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I have a simple optimization problem, but somewhere I am making a mistake. I want to maximize the entropy for the four $p_1, p_2, p_3, p_4$. I want to use Lagrange multiplier with constraints. Thus:

$\sum_i p_i \log_2(p_i)$ for $i$ of the interval $[1,4]$
s.t.
$g(p_1,p_2,p_3,p_4) = p_1+p_2+p_3+p_4 = 1$ .

Now I want to compute it with Lagrange multiplier: $$L(p_1,p_2,p_3,p_4,\lambda)= -p_1 \log p_1 - p_2 \log p_2 - p_3 \log p_3 - p_4 \log p_4- \lambda(p_1 + p_2 + p_3 + p_4 - 1)$$ If I compute the partial derivatives:
$$\frac{\partial L}{\partial p_i} = -\log p_i - 1 - \lambda= 0$$ Thus:
$$p_i = - e - e^{\lambda}$$ If I now insert it in the Lagrange function $L$:
$$L(p_1,p_2,p_3,p_4,\lambda)= -p_1 \log p_1 - p_2 \log p_2 - p_3 \log p_3 - p_4 \log p_4- \lambda(p_1 + p_2 + p_3 + p_4 - 1)$$ I will have negative values in the log:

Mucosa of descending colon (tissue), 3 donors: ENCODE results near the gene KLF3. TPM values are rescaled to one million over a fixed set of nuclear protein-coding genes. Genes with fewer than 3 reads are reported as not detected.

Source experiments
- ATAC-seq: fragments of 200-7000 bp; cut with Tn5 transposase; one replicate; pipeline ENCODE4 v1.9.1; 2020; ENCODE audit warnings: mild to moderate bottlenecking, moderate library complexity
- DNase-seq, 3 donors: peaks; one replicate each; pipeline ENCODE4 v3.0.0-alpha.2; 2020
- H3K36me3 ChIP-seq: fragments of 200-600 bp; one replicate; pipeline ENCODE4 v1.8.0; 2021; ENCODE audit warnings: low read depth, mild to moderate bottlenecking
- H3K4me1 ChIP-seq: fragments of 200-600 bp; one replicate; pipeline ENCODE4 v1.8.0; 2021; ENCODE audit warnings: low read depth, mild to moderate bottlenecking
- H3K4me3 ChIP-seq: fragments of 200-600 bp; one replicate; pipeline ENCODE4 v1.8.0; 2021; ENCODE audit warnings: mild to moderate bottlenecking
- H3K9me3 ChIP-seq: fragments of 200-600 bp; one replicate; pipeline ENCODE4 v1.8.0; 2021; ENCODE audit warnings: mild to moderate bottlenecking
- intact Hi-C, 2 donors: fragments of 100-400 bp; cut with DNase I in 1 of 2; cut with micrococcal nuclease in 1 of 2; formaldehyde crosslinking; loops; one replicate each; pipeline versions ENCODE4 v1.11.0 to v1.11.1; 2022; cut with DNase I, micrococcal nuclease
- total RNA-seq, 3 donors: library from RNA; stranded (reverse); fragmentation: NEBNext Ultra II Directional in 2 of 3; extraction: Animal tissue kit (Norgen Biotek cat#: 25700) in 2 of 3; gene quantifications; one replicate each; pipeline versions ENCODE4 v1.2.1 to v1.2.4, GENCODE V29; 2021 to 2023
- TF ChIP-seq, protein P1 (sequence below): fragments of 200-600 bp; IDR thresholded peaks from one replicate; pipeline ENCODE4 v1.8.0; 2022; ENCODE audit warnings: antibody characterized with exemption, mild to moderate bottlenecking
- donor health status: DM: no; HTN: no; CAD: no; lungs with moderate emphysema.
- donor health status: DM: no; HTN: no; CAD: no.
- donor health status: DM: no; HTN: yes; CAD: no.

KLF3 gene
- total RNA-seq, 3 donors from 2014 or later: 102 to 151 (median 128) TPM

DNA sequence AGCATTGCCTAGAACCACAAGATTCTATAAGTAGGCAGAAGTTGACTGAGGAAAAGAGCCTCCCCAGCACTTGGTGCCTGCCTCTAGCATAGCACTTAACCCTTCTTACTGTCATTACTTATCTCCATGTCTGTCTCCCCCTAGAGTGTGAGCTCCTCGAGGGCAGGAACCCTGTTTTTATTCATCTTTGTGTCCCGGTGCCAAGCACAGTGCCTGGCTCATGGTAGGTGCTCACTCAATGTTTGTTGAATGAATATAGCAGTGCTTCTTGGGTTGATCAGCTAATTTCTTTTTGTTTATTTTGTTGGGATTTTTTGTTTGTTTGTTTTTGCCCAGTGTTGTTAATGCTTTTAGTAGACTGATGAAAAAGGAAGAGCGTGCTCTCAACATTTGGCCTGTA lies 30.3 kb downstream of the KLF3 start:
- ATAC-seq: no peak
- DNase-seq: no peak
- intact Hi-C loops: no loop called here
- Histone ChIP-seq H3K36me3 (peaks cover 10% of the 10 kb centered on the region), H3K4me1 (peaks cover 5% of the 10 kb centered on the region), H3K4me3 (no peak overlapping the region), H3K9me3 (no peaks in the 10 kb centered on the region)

$$-(- e - e^{\lambda} \log(-e-e^{\lambda}))$$ which is not solvable.
I don't know where my mistake is.

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  • $\begingroup$ Note that it makes no sense to use Lagrange multipliers for this, because $p$ isn't differentiable (it's non-zero only at four points!). I've asked this question in the past and will link to it. $\endgroup$ – Clarinetist May 1 '18 at 11:45
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    $\begingroup$ @Clarinetist This problem is defined on a finite set with cardinality 4, not the same as your problem :) $\endgroup$ – Xiangxiang Xu May 1 '18 at 12:07
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Since $\frac{\partial L}{\partial p_i} = -\log p_i - 1 - \lambda = 0$, we have $$p_i = \mathrm{e}^{-\lambda - 1}.$$ As a result, $$p_1 = p_2 = p_3 = p_4 = \frac{1}{4},$$

i.e., the maximum entropy distribution should be the uniform distribution.

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